“He is only MOSTLY dead. Not ALL dead.”
by Jed Delmore, MD —
I apologize if you are unfamiliar with “The Princess Bride,” in my opinion one of the most quotable movies in the memorable past.
In one scene, the Dread Pirate Roberts, aka Westley, has been tortured and is presumed dead by his companions. They take him to Miracle Max (Billy Crystal) in hopes of a miracle to bring him back to life. Max goes on to explain the difference between mostly dead and all dead.
Westley has no say in the matter. Everything that transpires is decided by his friends and Miracle Max. As it turns out, that was in his best interests.
I mention this scene as it pertains to the ideal that all of us should have the opportunity/obligation to express our wishes related to the extent of care we desire, life-prolonging measures and, ultimately, resuscitation.
Recently, Phillip Brownlee, executive director of the Medical Society of Sedgwick County, and I met with members of the steering committee of the TPOPP (Transportable Physician Orders for Patient Preference) initiative – Carolyn Harrison, Drs. Barbara Coats, Kimberly Hartwell and Terry Merrifield. The MSSC, along with Wesley Medical Center and Via Christi Health, were members of the initial steering committee.
The TPOPP principle is based on the belief that individuals have the right to make their own health care decisions as their lives near an end. The process starts with a conversation between patients or legal designee and their health care provider. The process culminates in a physician-signed bright-pink TPOPP form with the detailed wishes of the patient clearly outlined.
Anyone in an advanced stage of chronic, progressive illness or terminal illness should be offered the option of this signed form, outlining the individual’s wishes and signed by his or her physician. Often, this would involve primary care specialists and their patients, but it can involve other specialists as well.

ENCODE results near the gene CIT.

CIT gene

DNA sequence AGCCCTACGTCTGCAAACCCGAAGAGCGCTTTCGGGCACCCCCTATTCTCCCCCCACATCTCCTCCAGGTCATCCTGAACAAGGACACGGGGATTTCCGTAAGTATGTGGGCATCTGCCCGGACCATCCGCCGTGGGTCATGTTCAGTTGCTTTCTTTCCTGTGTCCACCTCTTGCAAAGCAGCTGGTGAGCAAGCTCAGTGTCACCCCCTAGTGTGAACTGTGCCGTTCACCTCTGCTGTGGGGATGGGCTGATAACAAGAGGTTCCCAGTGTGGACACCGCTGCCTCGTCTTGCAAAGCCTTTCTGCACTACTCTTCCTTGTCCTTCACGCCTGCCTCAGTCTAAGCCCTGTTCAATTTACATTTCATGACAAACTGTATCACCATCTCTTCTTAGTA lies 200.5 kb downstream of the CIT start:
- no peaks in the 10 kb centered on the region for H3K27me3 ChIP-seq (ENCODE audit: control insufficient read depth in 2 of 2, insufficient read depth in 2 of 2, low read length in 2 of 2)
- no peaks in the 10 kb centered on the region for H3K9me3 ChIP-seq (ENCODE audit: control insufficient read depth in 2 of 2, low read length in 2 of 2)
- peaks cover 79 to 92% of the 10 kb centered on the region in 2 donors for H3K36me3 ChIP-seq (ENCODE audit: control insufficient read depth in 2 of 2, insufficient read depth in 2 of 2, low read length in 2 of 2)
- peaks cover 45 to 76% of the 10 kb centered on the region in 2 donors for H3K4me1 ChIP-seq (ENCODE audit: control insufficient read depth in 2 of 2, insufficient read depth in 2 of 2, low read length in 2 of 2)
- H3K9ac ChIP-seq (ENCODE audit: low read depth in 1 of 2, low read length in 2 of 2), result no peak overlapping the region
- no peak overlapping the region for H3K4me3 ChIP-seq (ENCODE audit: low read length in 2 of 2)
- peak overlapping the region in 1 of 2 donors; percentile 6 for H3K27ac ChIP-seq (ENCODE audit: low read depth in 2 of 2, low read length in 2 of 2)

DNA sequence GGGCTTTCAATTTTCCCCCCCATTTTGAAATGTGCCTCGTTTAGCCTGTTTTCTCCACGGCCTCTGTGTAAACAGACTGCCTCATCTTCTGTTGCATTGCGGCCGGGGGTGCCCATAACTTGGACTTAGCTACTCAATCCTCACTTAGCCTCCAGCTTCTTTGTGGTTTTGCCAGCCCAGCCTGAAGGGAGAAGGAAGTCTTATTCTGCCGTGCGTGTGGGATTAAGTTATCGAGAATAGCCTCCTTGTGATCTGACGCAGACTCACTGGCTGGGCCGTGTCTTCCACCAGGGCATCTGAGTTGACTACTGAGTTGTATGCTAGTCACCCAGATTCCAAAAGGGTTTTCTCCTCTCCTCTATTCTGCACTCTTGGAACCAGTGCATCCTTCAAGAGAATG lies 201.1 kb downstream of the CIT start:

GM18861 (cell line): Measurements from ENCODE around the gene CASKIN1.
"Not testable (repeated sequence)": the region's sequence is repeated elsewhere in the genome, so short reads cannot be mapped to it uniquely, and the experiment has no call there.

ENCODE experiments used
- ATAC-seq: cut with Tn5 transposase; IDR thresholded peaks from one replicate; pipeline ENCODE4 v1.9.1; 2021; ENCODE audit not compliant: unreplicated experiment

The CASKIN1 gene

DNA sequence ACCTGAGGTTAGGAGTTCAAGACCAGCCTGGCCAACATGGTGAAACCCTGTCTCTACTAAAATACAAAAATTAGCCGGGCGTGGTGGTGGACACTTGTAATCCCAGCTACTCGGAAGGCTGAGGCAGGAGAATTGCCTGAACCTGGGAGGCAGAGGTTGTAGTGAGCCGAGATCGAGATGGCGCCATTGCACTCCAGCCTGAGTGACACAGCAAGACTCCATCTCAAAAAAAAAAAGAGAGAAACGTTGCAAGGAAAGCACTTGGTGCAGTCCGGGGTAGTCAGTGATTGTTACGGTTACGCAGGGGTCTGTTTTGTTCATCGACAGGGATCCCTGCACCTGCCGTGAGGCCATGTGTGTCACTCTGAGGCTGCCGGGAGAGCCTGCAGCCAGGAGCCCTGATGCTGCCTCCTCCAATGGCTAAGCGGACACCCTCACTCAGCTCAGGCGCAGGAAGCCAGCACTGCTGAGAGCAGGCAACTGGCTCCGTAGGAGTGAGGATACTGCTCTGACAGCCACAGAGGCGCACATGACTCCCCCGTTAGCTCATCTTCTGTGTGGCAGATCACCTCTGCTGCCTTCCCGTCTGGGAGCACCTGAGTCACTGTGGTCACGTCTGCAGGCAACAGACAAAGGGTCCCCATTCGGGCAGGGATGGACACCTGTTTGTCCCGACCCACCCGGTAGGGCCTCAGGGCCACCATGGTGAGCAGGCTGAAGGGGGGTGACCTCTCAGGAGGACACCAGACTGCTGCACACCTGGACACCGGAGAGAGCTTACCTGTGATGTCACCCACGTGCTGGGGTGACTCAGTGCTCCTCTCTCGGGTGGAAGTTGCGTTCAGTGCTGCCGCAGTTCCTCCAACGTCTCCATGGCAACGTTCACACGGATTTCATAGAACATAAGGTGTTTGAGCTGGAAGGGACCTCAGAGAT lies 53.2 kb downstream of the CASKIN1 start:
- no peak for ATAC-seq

Any time the patient presents to a hospital or its emergency department, or is transferred from one health care facility to another, the signed form should be presented to assure patient wishes are followed.
In years past when most physicians admitted and rounded on their own patients, the knowledge of the existence of such a form would be easier. Increasingly, the patient is assessed and admitted by a hospitalist or is cared for by the medical director of a nursing facility who frequently will not have a long-term relationship with the patient.
To provide the best care for our patients, we should all be comfortable having the end-of-life discussion and documenting their requests. The MSSC has offered to work with the TPOPP committee and local hospitals to facilitate immediate recognition of the patient’s wishes, presence of the TPOPP form and where to look for it once the patient is admitted. The form describes the patient’s wishes regarding extent of care and resuscitative measures, and with the required physician’s signature is designed to serve as a medical order.
All the local hospitals document advanced directive wishes of the patient, though in various locations in the EMR. Additionally, in many cases, the paper documents are scanned into the electronic record after dismissal.
As members of the MSSC, we should be supportive of the TPOPP initiative, and help our patients make and document their wishes.
Absent that effort, they may run the risk of meeting Miracle Max.